September 28, 2011, 11:21 PM PST | Length: 90
Every time a new tablet computer hits the market, experts speculate whether it could be the one to take down Apple's iPad. CNET's Kara Tsuboi explains why Amazon's Kindle Fire could be its stiffest competition yet.
The majority of comments I see on forums like this one come from folks who seem to have very good background on technology. From the point of view of the less technology-aware folks, I think the support on the fire is seriously lacking. I had a Kindle previous to the Fire, and I had looked forward to the advertised ease of making the transition. I have not been able to find anything in writing that provides a step-by-step way to learn the Fire. The "User Manual" is very bad. When I press the buttons they mention in the manual, my Fire does not do what the description says will happen. When I reach a point of frustration, the manual says nothing. I suppose those of you with lots of experience know how to work around these things. The phone support is truly lacking in skill. Twice, the person I reached said that they did not have a Fire with them, so they could not follow what I meant by a question. When they told me to press buttons, they could not understand why I got the results that I did. They ended up refering me to the manual which, they said, would answer all my questions. My frustration level is very high. The videos are all way too fast. I could not follow them, and, as with the other forms of "support," the videos said that buttons would produce results on the screen which were not what I experienced. I am surprised that this lack of support has not received more comments. Assuming others of my technical experience have similar experiences, this negative aspect of the Fire should get more attention. If anyone can suggest a solid way to become educated for me, I would appreciate it.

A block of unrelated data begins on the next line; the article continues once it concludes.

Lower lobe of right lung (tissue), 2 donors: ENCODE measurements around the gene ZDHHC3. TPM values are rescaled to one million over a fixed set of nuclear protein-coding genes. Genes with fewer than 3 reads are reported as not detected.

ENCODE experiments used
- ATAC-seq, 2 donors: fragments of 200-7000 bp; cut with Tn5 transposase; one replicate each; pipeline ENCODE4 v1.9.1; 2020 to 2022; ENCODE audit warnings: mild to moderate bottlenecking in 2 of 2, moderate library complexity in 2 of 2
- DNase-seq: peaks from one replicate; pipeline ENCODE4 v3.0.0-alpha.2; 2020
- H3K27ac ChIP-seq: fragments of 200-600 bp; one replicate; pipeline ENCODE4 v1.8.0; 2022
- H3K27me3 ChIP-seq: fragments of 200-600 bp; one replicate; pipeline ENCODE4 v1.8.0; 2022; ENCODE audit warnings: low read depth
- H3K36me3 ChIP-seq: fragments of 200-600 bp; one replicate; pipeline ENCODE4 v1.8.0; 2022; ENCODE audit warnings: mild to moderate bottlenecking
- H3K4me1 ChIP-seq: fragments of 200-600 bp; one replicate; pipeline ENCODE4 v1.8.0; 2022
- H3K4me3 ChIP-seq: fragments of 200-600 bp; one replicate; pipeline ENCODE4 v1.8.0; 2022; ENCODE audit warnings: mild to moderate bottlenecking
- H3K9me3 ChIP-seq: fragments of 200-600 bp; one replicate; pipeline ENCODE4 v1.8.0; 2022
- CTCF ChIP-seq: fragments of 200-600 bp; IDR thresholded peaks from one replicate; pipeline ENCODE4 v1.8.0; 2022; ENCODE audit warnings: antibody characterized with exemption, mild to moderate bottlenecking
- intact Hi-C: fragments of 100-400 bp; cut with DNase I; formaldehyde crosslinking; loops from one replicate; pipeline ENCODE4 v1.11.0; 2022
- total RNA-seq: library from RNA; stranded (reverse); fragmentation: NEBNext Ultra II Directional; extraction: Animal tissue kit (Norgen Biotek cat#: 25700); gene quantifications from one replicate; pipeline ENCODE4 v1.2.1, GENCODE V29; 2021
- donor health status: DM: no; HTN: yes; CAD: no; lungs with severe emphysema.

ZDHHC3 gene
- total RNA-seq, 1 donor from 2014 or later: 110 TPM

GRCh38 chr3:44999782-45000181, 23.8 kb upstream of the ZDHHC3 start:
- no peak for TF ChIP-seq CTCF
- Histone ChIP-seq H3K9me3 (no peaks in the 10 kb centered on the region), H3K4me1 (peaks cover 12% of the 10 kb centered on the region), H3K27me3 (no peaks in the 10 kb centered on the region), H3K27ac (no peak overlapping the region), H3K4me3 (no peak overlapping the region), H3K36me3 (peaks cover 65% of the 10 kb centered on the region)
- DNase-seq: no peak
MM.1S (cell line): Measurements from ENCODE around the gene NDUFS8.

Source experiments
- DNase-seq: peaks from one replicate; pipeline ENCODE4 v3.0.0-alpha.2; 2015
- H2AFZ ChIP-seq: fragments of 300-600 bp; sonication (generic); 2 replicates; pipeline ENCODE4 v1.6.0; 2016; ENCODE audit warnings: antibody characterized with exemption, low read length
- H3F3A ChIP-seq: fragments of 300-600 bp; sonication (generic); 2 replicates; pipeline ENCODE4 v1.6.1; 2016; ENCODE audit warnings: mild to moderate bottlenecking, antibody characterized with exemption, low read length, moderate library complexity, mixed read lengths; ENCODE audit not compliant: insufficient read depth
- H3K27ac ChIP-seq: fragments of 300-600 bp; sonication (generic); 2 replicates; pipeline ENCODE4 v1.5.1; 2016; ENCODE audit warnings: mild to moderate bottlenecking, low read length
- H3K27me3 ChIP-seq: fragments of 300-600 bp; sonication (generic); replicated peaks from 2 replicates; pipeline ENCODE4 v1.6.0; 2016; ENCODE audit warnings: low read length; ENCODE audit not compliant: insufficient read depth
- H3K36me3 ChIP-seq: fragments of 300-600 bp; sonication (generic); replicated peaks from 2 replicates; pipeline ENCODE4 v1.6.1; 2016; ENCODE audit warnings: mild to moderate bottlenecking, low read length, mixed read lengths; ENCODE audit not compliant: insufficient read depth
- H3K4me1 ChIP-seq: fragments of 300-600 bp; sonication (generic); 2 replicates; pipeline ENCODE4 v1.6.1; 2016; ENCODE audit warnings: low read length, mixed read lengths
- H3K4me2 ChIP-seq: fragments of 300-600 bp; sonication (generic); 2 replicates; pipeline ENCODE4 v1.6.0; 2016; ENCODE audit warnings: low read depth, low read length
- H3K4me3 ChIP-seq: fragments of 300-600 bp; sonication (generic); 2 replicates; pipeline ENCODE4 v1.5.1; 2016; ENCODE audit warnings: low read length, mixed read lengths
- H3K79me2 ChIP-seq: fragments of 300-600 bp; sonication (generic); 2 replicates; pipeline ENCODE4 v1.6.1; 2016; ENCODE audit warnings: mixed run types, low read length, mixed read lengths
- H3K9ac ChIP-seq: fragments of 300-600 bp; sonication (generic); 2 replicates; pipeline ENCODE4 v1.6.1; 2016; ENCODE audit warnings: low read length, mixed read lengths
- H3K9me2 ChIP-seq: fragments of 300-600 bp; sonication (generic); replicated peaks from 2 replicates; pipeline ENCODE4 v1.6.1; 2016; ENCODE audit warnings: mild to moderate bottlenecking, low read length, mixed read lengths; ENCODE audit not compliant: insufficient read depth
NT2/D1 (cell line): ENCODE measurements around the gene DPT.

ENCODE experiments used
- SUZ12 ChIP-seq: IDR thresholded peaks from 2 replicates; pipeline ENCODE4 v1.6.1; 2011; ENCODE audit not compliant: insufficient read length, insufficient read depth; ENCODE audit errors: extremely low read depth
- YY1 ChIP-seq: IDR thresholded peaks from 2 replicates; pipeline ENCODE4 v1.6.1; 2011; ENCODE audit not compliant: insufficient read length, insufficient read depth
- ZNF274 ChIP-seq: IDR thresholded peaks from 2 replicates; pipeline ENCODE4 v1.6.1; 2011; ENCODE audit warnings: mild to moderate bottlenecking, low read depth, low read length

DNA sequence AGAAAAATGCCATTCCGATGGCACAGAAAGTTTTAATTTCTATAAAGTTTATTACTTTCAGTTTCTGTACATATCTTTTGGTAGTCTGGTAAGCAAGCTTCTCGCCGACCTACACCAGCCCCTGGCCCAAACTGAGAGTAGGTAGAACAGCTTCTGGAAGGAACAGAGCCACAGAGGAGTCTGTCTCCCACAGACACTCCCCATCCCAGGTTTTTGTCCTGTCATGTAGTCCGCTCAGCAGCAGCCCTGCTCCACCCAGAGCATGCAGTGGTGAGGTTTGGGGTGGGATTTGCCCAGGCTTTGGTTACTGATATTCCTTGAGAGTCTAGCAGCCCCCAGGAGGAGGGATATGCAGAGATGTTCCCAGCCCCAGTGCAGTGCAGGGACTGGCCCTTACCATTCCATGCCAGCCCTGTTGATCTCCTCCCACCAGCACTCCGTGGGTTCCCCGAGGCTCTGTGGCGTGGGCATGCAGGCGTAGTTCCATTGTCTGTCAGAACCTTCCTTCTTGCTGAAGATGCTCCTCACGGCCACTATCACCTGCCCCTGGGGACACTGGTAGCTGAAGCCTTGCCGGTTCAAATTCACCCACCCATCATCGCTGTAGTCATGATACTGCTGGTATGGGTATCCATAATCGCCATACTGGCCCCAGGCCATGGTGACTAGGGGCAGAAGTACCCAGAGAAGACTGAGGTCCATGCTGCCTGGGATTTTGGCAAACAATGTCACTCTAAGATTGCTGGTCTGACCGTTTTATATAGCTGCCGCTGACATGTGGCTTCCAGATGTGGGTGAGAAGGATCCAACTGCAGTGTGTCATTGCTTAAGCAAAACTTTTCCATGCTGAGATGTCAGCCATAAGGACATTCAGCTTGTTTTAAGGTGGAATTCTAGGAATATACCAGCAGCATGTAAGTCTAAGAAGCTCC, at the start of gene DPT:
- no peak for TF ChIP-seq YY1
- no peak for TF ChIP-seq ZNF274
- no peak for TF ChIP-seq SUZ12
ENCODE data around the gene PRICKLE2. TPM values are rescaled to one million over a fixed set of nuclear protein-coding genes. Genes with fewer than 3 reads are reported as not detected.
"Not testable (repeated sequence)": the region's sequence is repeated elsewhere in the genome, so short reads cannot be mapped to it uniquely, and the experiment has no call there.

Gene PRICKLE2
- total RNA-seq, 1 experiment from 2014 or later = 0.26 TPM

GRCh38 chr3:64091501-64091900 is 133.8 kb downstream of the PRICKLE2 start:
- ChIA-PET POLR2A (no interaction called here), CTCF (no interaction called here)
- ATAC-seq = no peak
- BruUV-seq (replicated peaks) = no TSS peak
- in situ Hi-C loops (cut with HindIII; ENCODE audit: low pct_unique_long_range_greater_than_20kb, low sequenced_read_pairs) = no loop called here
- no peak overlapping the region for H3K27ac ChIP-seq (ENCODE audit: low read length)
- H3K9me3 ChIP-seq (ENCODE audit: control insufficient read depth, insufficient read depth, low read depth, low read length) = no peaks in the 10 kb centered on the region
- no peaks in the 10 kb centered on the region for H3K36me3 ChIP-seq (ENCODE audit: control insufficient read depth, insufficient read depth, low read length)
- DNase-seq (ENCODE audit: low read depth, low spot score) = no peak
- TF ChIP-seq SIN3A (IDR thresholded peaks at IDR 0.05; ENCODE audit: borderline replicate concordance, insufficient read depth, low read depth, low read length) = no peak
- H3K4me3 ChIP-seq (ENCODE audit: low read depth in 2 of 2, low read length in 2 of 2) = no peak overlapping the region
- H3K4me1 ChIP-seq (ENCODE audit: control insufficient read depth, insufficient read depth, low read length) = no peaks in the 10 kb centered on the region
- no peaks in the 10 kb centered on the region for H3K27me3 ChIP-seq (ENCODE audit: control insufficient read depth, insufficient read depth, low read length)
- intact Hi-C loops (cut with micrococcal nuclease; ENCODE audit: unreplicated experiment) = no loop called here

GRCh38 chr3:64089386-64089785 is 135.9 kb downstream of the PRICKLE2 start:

The voice/sound stops about 1/2 way through the video. She stops about the time she says something about email, when talking about what many people do with their tablets, because the Kindle has fewer applications than the Apple iPad.